Time Smear Demo

by Andy Polaine on January 23, 2006

time smear image

Along with the Flow paper I just posted I also showed a demo of my Time Smear piece, which uses a slitscan method that is rather popular in interactive circle right now (as I discovered after I began working on it). The full demo paper is available at the ACM website or again, contact me if you would like a full copy or to see the software.

The abstract is here:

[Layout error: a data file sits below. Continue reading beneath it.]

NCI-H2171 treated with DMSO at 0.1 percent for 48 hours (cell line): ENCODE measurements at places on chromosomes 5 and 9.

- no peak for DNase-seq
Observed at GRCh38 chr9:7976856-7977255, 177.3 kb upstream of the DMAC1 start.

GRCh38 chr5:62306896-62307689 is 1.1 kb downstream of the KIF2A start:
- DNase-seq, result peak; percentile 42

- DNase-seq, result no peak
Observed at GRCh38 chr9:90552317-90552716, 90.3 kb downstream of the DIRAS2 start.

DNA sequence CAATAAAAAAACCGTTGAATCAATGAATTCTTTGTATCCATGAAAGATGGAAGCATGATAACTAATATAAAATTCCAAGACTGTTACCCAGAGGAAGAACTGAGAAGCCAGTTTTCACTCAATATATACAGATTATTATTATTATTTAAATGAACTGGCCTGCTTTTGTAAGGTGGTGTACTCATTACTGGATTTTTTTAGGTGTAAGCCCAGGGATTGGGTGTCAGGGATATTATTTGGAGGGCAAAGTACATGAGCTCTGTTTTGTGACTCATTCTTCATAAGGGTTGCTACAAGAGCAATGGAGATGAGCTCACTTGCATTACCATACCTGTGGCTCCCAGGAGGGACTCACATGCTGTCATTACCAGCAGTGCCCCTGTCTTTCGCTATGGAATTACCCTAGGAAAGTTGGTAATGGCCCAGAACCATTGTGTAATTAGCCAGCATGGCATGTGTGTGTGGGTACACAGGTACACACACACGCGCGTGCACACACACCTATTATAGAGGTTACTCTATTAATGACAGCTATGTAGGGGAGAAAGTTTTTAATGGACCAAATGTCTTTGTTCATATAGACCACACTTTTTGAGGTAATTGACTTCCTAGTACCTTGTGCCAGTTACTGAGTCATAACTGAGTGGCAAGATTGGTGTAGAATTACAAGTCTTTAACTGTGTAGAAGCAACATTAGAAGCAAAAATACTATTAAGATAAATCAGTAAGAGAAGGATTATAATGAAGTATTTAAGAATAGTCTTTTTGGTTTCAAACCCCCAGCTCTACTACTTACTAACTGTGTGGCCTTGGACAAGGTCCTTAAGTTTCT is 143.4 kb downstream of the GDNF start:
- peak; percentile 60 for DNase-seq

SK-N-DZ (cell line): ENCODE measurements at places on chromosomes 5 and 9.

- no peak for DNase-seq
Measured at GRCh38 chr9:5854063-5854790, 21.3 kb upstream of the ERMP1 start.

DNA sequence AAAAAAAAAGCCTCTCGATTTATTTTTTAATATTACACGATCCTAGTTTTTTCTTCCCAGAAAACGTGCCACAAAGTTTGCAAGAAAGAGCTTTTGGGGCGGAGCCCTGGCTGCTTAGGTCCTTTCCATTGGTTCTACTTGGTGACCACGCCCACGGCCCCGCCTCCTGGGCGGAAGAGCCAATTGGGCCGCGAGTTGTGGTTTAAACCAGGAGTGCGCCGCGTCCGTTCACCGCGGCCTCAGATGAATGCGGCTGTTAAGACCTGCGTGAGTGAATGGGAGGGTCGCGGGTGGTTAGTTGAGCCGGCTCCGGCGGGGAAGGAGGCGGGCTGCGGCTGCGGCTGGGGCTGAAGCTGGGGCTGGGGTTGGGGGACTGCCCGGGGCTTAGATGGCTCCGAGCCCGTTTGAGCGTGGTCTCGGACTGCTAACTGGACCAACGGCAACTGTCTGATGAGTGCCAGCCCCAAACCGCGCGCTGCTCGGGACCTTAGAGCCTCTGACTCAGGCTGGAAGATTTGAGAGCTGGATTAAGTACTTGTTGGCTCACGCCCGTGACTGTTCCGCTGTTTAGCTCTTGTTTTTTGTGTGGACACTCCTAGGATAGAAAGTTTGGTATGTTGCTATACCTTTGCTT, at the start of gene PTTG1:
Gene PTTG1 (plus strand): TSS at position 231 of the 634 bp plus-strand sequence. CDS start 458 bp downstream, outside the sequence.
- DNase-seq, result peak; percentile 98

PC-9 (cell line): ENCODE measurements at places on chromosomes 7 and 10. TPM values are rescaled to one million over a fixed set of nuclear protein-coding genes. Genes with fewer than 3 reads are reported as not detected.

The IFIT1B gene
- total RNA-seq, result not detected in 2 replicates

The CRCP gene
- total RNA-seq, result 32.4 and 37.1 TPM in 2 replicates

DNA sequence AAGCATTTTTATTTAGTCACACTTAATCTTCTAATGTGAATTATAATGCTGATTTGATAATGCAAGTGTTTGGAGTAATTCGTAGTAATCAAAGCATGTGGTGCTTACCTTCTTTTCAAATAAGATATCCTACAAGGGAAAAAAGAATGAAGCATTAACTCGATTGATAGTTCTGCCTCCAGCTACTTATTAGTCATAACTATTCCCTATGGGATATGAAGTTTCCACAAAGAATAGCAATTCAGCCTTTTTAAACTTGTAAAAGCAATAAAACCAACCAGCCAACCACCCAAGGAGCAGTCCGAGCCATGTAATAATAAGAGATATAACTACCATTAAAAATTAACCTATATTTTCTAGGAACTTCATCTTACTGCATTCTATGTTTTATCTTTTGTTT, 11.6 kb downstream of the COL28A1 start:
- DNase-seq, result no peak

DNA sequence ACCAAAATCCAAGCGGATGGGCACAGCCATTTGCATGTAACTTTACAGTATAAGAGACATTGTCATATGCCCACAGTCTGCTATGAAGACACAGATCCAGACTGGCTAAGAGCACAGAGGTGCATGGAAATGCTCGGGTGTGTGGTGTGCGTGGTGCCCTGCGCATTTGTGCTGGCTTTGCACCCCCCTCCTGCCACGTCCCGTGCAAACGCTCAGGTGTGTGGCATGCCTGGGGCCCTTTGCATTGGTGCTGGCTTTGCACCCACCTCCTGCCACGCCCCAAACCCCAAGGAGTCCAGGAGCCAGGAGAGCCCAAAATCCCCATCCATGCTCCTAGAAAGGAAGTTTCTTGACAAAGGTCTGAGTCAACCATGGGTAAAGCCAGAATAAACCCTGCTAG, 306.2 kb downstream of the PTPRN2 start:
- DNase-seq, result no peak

My primary area of research is trying to develop, or at least contribute to, a language of interactivity. Central to this process is the notion that play and playfulness appear to be central features of interactivity along with the physicality of the interaction (even down to mouse movements).The Time Smear demo is part of a series of works that deal with live video and the slicing of time as interactive building blocks. The use of a camera as the interface effectively dissolves the interface and thus the interaction (and in this case the interactor) becomes the content, the experience and the “work” itself.The main ambition of the piece is not technical, but rather attempting to discover the minimum amount of “pre-authored” elements that cause the maximum interaction. In particular I am keen to induce people out of their normal “gallery visitor”, serious state and into a state of play for as long as possible.Time Smear works in a similar way to a scanner or photocopier. It takes a “slice” of time repeatedly across the screen width. The sample size can be altered as can the speed of the scan. In essence it freeze-frames many slices over time leaving a “smeared” image if there is movement in front of the camera. Crucially, the video feed is live before it is frozen in a slice so that the interactor can orchestrate their movements.The end results are, of course, reliant on the interactor’s movements but are often reminiscent of Francis Bacon’s paintings. This simple interaction usually manages to capture people’s attention and make them wave their arms in the air, move around strangely, and generally play with the possibilities of the piece. The longer they engage in this behavior the more successful I feel the work has been compared to the thirty seconds someone might spend in front of a Picasso at a national gallery.

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